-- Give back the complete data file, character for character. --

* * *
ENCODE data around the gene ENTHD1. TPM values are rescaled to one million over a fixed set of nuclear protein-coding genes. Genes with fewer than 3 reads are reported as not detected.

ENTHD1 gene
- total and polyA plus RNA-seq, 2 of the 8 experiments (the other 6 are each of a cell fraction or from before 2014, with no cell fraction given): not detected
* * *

ENCODE data around the gene ENTHD1. TPM values are rescaled to one million over a fixed set of nuclear protein-coding genes. Genes with fewer than 3 reads are reported as not detected.

ENTHD1 gene
- total and polyA plus RNA-seq, 2 of the 8 experiments (the other 6 are each of a cell fraction or from before 2014, with no cell fraction given): not detected